Federal Court of Justice doesn’t Revoke Freedom-Related Decision

Some time ago, I have noted that almost all freedom-related supreme court decisions in Germany

[…] more or less read like: A wants to stop B from doing something. The LG and the OLG stay with A but the BGH finally confirms the freedom of B.

Today, it seems that an exception (I ZR 80/12) to this (undesirable, and – if accurate – frightening) rule was published [1].

In a lawsuit between the Gesellschaft für musikalische Aufführungs- und mechanische Vervielfältigungsrechte (GEMA) and the file hosting provider RapidShare the former acted as the plaintiff demanding the defendant to stop providing access to 4815 illegal copies of music recordings that have been uploaded by unidentified users to the servers of the defendant. The Federal Court of Justice of Germany (BGH) has confirmed the decisions of the Landgericht (LG) and Oberlandesgericht (OLG) Hamburg that obligated the defendant to cancel access to copies of the works enumerated by the plaintiff and take reasonable care that they won’t be uploaded again.

This decision is in line with earlier decisions of the BGH so – as far as I am concerned – it doesn’t call for much more comment. It is the second time the BGH had to deal with a lawsuit against RapidShare within only little more than a year. Last July, I have posted about a BGH decision that was cited in today’s decision and obligated RapidShare to install so-called word filters for the string alone in the dark in order to detect future copyright violations of a certain work with that name. As a consequence, I have uploaded a file named alone_in_the_dark.pdf.gpg that contained the BGH decision but CAST5 encrypted with the password what now? so that RapidShare had no feasible way to determine whether it was a copyright violation. The first time, I’ve failed to download the file periodically so my (gratis) account was scrubbed. Then I recreated my account and uploaded a file again and it stayed there for almost a year now. Thus, from what I can tell, RapidShare does not go as far as to delete any file that’s name matches a given string as I was fearing the decision might (seem to) imply. Today seems to be a good time to finish this experiment. I will not delete my account there immediately but if it happens again due to inactivity (I don’t use RapidShare for anything else except uploading encrypted files with offending names.), I will let things go.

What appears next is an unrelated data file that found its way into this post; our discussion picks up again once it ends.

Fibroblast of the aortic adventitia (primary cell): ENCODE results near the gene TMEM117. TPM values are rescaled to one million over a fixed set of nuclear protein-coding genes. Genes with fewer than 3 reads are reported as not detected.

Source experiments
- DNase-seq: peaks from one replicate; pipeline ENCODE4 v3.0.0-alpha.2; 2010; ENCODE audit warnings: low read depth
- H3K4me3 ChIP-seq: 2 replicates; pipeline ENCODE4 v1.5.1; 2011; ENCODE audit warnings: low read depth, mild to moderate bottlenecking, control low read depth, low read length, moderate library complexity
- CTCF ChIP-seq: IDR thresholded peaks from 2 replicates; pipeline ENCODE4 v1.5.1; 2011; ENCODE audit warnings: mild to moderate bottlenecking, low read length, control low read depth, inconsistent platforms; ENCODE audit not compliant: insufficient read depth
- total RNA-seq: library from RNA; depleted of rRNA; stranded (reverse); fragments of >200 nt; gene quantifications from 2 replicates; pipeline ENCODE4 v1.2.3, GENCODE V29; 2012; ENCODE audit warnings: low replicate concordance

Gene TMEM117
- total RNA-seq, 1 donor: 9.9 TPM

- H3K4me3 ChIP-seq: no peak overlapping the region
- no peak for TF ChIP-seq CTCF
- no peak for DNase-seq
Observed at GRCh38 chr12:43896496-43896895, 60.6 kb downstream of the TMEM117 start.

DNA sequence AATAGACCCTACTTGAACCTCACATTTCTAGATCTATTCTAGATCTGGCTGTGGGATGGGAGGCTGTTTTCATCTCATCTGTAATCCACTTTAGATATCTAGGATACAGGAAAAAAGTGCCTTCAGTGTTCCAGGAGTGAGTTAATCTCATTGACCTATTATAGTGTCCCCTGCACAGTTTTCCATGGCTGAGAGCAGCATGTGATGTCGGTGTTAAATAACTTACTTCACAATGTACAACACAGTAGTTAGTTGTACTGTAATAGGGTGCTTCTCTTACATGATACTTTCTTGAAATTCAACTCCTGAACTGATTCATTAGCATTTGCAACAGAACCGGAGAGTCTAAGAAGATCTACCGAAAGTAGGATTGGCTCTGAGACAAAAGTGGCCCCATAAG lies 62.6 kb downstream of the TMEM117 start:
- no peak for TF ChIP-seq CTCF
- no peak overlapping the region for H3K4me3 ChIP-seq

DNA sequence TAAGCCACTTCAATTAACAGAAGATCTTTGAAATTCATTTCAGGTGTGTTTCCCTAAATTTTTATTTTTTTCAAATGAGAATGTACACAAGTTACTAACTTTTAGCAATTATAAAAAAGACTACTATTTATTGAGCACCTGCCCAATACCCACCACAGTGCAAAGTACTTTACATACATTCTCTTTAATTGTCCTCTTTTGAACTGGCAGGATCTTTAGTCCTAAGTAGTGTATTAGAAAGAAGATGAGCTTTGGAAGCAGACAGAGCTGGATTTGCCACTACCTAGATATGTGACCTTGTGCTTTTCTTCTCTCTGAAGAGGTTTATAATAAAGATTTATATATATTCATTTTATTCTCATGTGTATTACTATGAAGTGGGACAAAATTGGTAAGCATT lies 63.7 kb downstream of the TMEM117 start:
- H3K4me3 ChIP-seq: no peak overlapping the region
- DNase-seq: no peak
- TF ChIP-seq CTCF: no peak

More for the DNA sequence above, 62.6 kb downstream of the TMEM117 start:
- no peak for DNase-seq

1. Press office of the Federal Court of Justice of Germany, Bundesgerichtshof konkretisiert Haftung von File-Hosting-Diensten für Urheberrechtsverletzungen. Press release 143/2013 from September 3rd 2013.

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